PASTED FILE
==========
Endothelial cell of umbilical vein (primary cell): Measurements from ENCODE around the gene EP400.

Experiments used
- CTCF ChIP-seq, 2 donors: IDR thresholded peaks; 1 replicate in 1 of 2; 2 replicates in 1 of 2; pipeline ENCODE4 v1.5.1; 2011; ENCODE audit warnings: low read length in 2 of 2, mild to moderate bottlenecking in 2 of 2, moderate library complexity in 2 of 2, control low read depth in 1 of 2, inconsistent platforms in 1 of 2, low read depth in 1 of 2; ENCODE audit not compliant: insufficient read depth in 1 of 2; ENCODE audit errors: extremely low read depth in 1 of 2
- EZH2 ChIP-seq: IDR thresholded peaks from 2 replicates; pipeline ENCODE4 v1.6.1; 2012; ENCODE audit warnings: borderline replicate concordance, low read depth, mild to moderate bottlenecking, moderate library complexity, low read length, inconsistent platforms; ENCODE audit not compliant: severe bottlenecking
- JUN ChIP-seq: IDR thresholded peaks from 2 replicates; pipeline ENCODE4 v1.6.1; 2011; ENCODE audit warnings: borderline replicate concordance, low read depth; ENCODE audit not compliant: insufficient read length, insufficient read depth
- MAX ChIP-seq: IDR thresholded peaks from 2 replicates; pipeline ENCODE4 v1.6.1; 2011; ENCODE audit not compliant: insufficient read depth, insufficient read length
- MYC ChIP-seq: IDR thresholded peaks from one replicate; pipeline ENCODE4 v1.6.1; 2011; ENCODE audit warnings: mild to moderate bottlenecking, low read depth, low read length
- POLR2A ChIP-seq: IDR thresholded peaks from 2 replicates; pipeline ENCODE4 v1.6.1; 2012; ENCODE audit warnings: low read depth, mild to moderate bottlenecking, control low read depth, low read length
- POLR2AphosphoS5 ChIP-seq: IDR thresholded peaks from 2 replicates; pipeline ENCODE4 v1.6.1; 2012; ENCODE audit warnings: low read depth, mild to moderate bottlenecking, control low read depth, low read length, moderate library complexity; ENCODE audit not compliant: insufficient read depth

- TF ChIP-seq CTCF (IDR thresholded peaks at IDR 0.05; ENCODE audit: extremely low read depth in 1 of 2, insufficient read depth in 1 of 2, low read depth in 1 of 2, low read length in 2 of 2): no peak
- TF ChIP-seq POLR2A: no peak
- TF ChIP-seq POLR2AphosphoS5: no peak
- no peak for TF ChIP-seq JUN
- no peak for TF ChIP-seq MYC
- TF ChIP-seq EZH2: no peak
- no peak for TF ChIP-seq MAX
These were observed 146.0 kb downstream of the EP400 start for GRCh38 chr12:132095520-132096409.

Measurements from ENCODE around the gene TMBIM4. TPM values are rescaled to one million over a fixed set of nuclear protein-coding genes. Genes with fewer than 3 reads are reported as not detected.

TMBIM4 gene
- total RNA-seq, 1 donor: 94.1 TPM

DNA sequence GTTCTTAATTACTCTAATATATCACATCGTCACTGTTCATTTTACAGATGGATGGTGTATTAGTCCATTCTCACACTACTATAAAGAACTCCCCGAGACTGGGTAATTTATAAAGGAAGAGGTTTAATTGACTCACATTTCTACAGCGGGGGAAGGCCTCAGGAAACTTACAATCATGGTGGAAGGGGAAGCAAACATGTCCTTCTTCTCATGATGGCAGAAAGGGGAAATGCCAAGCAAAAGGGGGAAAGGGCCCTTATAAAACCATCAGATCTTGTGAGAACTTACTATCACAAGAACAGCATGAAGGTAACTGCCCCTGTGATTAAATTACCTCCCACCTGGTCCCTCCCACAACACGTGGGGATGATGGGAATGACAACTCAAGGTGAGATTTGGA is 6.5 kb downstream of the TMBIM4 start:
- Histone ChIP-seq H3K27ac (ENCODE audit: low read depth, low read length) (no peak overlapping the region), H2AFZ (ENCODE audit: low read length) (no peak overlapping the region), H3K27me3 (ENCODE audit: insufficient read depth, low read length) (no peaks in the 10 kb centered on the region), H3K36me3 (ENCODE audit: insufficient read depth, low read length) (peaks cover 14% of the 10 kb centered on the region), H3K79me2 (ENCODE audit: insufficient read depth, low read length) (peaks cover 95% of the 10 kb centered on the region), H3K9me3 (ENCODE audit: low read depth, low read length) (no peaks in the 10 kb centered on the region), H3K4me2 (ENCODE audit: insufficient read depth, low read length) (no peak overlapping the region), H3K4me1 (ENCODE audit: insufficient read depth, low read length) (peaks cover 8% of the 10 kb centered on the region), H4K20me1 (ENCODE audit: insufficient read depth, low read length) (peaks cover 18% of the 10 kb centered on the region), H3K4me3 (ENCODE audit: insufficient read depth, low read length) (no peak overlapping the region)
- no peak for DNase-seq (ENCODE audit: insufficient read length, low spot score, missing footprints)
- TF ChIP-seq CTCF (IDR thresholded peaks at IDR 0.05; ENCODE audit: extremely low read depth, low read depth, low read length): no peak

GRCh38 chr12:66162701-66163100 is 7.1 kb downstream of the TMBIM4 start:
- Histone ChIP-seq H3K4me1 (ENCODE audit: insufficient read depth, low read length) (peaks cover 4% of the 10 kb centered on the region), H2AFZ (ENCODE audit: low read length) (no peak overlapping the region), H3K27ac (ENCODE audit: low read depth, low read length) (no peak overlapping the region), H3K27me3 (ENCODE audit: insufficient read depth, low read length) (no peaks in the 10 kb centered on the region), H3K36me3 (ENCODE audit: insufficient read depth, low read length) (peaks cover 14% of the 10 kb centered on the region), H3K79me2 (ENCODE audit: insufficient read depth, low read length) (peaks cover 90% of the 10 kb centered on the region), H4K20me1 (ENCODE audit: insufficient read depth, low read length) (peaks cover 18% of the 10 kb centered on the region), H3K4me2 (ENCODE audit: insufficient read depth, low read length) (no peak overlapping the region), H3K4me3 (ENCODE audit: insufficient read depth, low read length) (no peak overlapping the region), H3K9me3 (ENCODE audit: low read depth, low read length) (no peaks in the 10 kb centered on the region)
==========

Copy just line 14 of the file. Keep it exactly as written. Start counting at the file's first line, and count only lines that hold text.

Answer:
- no peak for TF ChIP-seq MYC